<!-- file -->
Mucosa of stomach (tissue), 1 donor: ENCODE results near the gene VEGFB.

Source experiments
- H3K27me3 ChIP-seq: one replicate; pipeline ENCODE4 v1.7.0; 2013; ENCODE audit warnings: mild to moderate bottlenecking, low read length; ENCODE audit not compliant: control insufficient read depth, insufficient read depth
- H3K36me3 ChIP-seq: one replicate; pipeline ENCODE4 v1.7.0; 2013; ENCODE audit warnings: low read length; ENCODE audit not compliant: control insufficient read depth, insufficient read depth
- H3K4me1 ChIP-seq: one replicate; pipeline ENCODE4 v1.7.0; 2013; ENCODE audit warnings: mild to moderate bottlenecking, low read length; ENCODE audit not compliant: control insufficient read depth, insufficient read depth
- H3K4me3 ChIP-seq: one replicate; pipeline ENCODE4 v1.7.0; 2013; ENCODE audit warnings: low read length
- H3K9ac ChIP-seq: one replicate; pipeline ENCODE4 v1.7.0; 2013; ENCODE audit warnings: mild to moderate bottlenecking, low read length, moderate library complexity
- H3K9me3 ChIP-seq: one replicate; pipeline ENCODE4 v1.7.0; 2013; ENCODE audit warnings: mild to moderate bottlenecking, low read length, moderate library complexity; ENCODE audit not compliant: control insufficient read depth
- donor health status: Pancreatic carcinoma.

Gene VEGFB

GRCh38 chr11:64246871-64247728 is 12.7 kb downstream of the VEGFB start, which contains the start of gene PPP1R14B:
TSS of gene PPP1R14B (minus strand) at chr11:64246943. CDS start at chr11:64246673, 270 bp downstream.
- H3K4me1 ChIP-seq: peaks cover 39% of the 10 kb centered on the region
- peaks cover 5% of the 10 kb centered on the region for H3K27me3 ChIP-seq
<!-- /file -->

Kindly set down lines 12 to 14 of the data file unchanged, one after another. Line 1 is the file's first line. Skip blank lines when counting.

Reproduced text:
TSS of gene PPP1R14B (minus strand) at chr11:64246943. CDS start at chr11:64246673, 270 bp downstream.
- H3K4me1 ChIP-seq: peaks cover 39% of the 10 kb centered on the region
- peaks cover 5% of the 10 kb centered on the region for H3K27me3 ChIP-seq